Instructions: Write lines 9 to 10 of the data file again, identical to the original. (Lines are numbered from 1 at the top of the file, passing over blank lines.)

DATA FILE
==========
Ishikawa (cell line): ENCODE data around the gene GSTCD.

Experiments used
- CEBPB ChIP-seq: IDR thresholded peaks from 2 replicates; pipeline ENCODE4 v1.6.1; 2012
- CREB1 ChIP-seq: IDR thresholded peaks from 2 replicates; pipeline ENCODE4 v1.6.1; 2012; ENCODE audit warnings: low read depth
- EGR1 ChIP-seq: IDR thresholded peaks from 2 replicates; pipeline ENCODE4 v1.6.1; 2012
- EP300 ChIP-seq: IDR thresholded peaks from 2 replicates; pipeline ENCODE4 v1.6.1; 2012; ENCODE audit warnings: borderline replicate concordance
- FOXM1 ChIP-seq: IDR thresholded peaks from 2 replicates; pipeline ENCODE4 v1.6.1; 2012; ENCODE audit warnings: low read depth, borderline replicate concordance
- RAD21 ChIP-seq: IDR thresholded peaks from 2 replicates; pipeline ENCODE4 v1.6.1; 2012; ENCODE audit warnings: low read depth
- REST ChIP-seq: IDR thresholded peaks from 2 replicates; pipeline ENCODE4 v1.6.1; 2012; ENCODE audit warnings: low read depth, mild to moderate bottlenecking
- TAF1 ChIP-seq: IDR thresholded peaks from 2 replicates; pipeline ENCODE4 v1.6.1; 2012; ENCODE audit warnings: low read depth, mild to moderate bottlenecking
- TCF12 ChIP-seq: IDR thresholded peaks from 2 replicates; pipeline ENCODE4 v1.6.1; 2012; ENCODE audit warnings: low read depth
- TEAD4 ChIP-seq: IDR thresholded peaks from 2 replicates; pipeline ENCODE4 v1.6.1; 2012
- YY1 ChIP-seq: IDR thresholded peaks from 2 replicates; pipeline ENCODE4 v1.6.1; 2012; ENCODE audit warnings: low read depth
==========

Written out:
- REST ChIP-seq: IDR thresholded peaks from 2 replicates; pipeline ENCODE4 v1.6.1; 2012; ENCODE audit warnings: low read depth, mild to moderate bottlenecking
- TAF1 ChIP-seq: IDR thresholded peaks from 2 replicates; pipeline ENCODE4 v1.6.1; 2012; ENCODE audit warnings: low read depth, mild to moderate bottlenecking